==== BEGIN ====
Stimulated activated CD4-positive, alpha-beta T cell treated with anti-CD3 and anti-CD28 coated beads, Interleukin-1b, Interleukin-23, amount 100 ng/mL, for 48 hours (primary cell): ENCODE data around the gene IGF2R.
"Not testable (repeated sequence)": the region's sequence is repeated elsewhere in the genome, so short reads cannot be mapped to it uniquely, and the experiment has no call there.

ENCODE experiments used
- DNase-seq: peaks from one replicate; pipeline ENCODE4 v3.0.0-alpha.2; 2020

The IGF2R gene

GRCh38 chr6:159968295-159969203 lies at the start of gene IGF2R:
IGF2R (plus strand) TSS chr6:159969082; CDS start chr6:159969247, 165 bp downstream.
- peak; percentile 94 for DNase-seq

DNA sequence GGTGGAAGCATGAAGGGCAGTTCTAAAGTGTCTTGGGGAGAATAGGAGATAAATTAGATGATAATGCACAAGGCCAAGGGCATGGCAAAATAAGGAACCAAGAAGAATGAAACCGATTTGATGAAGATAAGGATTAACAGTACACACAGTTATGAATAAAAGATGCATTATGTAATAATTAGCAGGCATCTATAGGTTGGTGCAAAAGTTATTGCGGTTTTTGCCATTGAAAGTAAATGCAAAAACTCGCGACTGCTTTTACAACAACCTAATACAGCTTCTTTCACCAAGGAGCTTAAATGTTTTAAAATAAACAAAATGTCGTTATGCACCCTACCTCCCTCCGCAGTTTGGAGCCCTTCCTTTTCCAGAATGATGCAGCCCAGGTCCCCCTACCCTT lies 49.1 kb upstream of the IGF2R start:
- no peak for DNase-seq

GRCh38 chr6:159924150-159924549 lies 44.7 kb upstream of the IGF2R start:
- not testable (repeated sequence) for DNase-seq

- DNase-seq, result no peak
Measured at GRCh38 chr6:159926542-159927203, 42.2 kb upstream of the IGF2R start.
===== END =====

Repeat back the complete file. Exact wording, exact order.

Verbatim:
Stimulated activated CD4-positive, alpha-beta T cell treated with anti-CD3 and anti-CD28 coated beads, Interleukin-1b, Interleukin-23, amount 100 ng/mL, for 48 hours (primary cell): ENCODE data around the gene IGF2R.
"Not testable (repeated sequence)": the region's sequence is repeated elsewhere in the genome, so short reads cannot be mapped to it uniquely, and the experiment has no call there.

ENCODE experiments used
- DNase-seq: peaks from one replicate; pipeline ENCODE4 v3.0.0-alpha.2; 2020

The IGF2R gene

GRCh38 chr6:159968295-159969203 lies at the start of gene IGF2R:
IGF2R (plus strand) TSS chr6:159969082; CDS start chr6:159969247, 165 bp downstream.
- peak; percentile 94 for DNase-seq

DNA sequence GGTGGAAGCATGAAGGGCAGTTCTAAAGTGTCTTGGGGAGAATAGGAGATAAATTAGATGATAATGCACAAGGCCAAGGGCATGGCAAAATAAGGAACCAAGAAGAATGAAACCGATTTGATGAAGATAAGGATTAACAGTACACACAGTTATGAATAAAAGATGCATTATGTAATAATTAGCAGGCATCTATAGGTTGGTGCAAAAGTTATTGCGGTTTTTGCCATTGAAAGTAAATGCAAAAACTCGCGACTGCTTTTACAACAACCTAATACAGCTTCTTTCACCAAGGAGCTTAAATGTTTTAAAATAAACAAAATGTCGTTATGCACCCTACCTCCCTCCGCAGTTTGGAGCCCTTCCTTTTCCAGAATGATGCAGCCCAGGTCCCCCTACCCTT lies 49.1 kb upstream of the IGF2R start:
- no peak for DNase-seq

GRCh38 chr6:159924150-159924549 lies 44.7 kb upstream of the IGF2R start:
- not testable (repeated sequence) for DNase-seq

- DNase-seq, result no peak
Measured at GRCh38 chr6:159926542-159927203, 42.2 kb upstream of the IGF2R start.